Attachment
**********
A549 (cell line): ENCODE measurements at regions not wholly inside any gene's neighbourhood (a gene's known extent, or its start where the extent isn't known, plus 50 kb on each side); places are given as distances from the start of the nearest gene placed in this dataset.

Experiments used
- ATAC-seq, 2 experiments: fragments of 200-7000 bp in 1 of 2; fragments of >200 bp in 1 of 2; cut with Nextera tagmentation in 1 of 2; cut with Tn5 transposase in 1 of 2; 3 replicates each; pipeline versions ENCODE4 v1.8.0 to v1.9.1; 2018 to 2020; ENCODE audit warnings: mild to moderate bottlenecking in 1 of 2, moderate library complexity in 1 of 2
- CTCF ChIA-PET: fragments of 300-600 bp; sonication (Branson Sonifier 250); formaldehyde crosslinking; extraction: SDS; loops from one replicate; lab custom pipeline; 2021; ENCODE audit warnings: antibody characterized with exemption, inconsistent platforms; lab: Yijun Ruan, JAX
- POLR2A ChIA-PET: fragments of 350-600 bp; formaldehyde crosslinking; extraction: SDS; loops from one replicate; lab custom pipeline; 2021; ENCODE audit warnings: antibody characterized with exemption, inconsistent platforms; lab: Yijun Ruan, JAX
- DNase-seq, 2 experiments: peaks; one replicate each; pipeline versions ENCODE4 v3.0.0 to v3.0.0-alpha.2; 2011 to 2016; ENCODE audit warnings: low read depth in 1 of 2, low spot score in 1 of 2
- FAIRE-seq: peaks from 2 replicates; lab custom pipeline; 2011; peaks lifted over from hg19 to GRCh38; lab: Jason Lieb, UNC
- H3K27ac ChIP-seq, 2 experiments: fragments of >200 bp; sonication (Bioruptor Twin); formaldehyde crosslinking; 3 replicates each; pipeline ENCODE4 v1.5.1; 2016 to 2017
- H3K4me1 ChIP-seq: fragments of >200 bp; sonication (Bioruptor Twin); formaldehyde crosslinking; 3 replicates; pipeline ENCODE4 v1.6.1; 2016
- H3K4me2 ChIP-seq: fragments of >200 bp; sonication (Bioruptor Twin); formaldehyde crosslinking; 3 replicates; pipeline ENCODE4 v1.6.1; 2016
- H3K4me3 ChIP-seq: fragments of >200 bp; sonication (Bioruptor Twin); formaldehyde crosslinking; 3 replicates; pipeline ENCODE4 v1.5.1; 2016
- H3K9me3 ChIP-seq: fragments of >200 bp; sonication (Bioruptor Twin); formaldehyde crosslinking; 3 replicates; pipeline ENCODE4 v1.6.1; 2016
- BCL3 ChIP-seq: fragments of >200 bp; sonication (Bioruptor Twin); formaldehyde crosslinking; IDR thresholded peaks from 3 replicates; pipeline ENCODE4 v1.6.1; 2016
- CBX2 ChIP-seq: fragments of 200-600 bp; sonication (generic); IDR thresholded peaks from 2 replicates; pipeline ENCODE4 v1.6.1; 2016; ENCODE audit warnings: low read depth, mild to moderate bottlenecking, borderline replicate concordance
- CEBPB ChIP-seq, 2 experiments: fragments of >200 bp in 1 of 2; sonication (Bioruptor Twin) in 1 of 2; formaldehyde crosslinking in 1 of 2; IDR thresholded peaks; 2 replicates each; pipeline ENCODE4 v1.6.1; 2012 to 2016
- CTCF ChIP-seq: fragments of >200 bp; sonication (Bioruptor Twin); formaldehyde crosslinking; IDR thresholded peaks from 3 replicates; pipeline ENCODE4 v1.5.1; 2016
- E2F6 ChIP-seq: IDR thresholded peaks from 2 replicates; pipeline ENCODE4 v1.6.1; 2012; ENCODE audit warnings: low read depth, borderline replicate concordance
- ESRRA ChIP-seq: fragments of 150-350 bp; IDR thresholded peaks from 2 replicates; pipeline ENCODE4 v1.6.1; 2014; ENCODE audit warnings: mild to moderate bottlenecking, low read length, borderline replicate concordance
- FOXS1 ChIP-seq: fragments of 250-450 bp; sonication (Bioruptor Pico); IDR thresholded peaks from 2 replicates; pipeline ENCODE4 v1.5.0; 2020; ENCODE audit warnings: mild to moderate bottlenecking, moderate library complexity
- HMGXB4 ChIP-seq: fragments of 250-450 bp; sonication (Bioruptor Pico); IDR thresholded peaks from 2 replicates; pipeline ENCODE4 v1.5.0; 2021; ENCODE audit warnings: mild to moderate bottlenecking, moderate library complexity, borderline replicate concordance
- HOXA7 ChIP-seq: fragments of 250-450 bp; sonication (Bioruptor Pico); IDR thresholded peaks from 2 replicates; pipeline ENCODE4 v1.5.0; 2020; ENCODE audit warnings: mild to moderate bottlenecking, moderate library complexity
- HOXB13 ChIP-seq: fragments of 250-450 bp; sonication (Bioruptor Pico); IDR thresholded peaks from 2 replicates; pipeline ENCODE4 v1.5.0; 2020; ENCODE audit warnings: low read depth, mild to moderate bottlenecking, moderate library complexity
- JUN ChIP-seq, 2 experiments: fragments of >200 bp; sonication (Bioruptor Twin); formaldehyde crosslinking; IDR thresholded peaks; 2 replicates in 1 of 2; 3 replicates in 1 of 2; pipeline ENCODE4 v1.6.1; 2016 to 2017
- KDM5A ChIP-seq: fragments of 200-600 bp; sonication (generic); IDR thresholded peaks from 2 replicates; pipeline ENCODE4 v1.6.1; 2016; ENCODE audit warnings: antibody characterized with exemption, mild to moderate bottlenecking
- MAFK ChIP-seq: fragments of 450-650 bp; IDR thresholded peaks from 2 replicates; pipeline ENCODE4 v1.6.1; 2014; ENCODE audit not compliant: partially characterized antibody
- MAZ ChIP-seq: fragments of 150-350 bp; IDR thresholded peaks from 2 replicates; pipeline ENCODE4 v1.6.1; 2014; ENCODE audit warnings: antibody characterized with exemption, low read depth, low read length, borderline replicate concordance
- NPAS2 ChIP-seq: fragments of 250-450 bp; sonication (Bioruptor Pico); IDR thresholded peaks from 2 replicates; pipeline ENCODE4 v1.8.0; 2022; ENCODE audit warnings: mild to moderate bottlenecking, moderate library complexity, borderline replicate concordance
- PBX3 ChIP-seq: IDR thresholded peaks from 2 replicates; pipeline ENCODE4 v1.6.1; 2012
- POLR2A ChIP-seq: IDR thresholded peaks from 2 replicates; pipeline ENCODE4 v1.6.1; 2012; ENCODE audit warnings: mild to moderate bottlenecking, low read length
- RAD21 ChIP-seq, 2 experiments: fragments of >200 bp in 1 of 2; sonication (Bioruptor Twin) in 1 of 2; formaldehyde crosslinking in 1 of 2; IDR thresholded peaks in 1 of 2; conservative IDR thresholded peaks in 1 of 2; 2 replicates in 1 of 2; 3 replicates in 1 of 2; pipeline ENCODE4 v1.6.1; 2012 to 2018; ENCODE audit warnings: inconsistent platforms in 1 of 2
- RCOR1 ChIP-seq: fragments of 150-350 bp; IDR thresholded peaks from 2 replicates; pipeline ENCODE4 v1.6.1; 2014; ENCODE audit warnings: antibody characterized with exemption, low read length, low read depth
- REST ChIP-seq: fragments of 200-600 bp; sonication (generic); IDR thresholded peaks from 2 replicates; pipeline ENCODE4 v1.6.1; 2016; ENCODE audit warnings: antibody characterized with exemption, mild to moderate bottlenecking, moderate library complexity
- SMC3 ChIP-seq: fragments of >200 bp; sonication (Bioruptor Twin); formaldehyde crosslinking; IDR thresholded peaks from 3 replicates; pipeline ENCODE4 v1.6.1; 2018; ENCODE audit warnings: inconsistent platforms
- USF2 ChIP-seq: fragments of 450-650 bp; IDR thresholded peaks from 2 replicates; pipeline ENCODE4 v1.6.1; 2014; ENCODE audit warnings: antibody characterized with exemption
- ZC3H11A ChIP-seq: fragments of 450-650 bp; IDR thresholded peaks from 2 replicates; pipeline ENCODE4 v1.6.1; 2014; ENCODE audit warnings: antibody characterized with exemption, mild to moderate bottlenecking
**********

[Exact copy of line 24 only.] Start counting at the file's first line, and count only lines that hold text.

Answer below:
- KDM5A ChIP-seq: fragments of 200-600 bp; sonication (generic); IDR thresholded peaks from 2 replicates; pipeline ENCODE4 v1.6.1; 2016; ENCODE audit warnings: antibody characterized with exemption, mild to moderate bottlenecking